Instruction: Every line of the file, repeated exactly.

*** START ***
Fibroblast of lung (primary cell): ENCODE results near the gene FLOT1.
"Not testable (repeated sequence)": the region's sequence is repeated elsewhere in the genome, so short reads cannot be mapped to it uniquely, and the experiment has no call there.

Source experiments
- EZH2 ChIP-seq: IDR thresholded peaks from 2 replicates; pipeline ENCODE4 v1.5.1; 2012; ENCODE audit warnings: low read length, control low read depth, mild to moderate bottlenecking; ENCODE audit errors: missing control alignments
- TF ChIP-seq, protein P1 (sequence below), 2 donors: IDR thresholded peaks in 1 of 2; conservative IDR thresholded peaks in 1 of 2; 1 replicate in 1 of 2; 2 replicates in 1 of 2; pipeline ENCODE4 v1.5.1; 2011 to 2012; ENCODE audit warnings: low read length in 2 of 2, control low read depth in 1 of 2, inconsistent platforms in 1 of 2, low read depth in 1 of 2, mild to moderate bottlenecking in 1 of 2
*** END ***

Fibroblast of lung (primary cell): ENCODE results near the gene FLOT1.
"Not testable (repeated sequence)": the region's sequence is repeated elsewhere in the genome, so short reads cannot be mapped to it uniquely, and the experiment has no call there.

Source experiments
- EZH2 ChIP-seq: IDR thresholded peaks from 2 replicates; pipeline ENCODE4 v1.5.1; 2012; ENCODE audit warnings: low read length, control low read depth, mild to moderate bottlenecking; ENCODE audit errors: missing control alignments
- TF ChIP-seq, protein P1 (sequence below), 2 donors: IDR thresholded peaks in 1 of 2; conservative IDR thresholded peaks in 1 of 2; 1 replicate in 1 of 2; 2 replicates in 1 of 2; pipeline ENCODE4 v1.5.1; 2011 to 2012; ENCODE audit warnings: low read length in 2 of 2, control low read depth in 1 of 2, inconsistent platforms in 1 of 2, low read depth in 1 of 2, mild to moderate bottlenecking in 1 of 2